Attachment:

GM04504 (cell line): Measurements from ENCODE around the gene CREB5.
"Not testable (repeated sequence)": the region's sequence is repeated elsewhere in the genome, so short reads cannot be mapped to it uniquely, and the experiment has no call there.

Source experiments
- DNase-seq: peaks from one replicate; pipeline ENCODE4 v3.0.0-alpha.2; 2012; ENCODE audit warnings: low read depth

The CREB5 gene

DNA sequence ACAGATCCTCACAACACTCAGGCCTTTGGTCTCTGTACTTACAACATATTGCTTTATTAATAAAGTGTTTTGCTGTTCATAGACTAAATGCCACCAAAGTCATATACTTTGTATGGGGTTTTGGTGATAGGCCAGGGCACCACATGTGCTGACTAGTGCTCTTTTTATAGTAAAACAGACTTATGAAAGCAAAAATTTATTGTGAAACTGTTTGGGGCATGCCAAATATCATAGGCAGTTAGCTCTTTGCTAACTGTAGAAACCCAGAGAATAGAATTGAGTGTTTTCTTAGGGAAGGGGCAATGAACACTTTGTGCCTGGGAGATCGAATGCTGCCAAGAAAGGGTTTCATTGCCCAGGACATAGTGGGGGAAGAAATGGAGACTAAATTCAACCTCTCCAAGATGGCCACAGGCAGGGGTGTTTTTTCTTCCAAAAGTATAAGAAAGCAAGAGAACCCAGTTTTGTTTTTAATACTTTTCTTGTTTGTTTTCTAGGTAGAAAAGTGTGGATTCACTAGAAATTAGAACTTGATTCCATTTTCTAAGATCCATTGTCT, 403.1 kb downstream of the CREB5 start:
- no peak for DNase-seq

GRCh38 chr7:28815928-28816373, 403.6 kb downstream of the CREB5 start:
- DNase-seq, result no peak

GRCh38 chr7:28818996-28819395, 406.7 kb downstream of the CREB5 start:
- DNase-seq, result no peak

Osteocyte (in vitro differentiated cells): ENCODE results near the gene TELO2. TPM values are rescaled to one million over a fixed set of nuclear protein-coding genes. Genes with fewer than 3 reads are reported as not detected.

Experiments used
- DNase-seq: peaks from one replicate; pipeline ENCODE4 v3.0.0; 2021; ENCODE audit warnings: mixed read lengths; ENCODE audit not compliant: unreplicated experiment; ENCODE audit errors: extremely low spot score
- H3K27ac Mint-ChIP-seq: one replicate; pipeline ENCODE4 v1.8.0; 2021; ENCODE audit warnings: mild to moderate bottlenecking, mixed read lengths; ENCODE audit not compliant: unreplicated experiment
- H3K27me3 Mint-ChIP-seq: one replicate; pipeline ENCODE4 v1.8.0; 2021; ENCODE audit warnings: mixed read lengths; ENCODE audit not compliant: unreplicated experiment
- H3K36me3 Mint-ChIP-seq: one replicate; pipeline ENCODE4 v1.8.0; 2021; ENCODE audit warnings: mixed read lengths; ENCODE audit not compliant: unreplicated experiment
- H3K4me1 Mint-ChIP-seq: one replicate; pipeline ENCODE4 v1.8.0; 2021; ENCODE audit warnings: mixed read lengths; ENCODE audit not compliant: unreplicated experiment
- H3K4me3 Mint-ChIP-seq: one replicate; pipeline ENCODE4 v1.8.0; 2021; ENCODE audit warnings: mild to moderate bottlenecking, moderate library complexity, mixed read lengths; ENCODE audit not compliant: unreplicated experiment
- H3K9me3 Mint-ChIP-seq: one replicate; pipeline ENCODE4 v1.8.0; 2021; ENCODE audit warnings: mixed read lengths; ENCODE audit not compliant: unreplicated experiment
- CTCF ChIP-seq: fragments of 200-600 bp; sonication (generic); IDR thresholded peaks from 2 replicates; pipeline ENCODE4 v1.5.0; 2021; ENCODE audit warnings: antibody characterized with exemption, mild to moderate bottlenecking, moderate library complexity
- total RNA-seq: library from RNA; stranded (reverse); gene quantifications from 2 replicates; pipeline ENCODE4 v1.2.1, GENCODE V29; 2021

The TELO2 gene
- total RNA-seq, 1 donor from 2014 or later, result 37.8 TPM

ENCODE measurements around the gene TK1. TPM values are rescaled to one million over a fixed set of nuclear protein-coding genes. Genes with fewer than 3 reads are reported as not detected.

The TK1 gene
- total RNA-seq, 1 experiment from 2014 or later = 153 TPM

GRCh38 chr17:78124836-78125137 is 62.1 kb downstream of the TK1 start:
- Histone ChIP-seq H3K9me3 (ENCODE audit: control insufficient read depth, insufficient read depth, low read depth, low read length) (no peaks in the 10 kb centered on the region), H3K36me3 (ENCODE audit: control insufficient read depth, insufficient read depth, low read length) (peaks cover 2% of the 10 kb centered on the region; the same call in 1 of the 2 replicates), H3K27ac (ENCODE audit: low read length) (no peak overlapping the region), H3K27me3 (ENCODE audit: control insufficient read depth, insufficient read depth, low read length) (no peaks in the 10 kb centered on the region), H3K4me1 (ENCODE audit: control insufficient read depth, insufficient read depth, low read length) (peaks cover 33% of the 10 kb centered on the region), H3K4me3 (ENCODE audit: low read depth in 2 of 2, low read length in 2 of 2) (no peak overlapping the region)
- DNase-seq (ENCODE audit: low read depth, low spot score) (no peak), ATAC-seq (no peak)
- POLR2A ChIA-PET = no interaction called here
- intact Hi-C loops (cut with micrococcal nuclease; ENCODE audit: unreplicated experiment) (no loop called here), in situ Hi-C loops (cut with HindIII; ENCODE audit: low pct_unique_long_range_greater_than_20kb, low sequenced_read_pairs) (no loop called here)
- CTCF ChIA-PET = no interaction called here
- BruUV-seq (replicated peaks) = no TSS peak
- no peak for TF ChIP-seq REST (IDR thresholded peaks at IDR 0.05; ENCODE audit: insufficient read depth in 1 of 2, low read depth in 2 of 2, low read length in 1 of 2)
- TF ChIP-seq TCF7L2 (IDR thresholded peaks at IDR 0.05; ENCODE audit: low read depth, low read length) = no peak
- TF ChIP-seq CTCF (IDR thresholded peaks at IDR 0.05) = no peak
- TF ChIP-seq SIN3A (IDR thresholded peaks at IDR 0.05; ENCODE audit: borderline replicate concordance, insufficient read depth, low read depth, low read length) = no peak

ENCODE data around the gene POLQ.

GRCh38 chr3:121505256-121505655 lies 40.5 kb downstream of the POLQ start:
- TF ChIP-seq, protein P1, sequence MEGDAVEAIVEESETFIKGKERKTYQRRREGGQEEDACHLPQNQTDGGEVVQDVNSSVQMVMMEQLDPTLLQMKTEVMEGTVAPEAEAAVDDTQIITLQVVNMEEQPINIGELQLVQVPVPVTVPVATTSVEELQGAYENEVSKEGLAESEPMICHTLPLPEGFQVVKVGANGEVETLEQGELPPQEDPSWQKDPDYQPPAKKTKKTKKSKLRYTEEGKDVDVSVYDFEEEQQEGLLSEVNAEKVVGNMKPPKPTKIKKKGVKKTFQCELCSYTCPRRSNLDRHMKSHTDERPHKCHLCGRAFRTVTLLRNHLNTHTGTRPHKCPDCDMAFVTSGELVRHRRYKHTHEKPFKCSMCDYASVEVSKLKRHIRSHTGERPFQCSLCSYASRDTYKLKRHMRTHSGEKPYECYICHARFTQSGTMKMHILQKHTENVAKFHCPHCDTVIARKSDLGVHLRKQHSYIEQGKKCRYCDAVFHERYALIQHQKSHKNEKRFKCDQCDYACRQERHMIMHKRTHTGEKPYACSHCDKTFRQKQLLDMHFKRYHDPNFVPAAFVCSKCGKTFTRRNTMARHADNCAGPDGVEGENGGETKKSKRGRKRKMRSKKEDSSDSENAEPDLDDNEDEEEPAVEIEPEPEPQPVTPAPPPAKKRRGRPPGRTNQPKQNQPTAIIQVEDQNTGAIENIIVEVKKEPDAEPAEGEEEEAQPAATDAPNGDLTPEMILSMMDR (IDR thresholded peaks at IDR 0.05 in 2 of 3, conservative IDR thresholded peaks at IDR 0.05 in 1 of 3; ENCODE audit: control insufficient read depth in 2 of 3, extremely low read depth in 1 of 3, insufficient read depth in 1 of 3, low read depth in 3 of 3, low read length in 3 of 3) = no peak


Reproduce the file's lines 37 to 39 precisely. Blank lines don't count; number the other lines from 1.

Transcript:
- TF ChIP-seq CTCF (IDR thresholded peaks at IDR 0.05) = no peak
- TF ChIP-seq SIN3A (IDR thresholded peaks at IDR 0.05; ENCODE audit: borderline replicate concordance, insufficient read depth, low read depth, low read length) = no peak

ENCODE data around the gene POLQ.